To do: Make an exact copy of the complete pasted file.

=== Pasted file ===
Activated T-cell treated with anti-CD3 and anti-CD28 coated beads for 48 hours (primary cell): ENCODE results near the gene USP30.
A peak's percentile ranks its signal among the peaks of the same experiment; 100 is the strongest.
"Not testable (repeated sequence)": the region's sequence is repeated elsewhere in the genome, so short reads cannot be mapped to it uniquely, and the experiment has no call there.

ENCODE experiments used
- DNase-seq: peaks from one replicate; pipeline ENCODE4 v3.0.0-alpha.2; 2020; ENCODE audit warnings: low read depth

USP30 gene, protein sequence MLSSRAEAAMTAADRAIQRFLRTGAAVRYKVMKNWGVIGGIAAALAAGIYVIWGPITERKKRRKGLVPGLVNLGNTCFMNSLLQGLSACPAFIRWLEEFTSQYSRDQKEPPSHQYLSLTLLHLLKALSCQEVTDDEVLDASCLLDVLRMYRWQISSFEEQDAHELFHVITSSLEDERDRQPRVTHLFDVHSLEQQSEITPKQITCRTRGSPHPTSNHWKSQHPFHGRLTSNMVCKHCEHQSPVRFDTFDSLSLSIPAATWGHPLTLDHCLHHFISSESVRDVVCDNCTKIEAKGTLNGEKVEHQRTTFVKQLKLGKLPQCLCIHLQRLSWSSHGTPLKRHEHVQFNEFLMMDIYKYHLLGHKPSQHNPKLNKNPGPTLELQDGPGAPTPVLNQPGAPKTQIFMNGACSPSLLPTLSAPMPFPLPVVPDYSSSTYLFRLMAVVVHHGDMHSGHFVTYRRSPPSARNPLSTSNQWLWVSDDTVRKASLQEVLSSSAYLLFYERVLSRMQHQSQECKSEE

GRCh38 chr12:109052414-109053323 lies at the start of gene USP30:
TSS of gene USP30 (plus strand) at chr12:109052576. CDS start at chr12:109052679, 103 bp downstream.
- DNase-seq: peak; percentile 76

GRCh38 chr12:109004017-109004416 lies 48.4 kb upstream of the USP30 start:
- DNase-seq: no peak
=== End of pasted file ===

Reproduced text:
Activated T-cell treated with anti-CD3 and anti-CD28 coated beads for 48 hours (primary cell): ENCODE results near the gene USP30.
A peak's percentile ranks its signal among the peaks of the same experiment; 100 is the strongest.
"Not testable (repeated sequence)": the region's sequence is repeated elsewhere in the genome, so short reads cannot be mapped to it uniquely, and the experiment has no call there.

ENCODE experiments used
- DNase-seq: peaks from one replicate; pipeline ENCODE4 v3.0.0-alpha.2; 2020; ENCODE audit warnings: low read depth

USP30 gene, protein sequence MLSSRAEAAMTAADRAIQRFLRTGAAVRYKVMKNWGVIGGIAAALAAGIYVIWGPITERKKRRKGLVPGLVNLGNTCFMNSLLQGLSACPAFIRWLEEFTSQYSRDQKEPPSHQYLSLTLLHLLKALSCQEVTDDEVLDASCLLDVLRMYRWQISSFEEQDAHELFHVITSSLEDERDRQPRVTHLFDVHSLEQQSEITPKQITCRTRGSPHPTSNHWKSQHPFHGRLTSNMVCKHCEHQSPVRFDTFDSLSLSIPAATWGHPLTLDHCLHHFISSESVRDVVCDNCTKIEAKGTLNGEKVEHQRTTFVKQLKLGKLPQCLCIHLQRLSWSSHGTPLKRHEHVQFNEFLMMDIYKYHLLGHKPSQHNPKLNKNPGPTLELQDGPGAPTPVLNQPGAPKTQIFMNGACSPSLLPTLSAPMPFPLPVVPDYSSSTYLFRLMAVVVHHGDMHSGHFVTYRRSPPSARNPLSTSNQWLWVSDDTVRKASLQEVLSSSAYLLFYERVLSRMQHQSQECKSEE

GRCh38 chr12:109052414-109053323 lies at the start of gene USP30:
TSS of gene USP30 (plus strand) at chr12:109052576. CDS start at chr12:109052679, 103 bp downstream.
- DNase-seq: peak; percentile 76

GRCh38 chr12:109004017-109004416 lies 48.4 kb upstream of the USP30 start:
- DNase-seq: no peak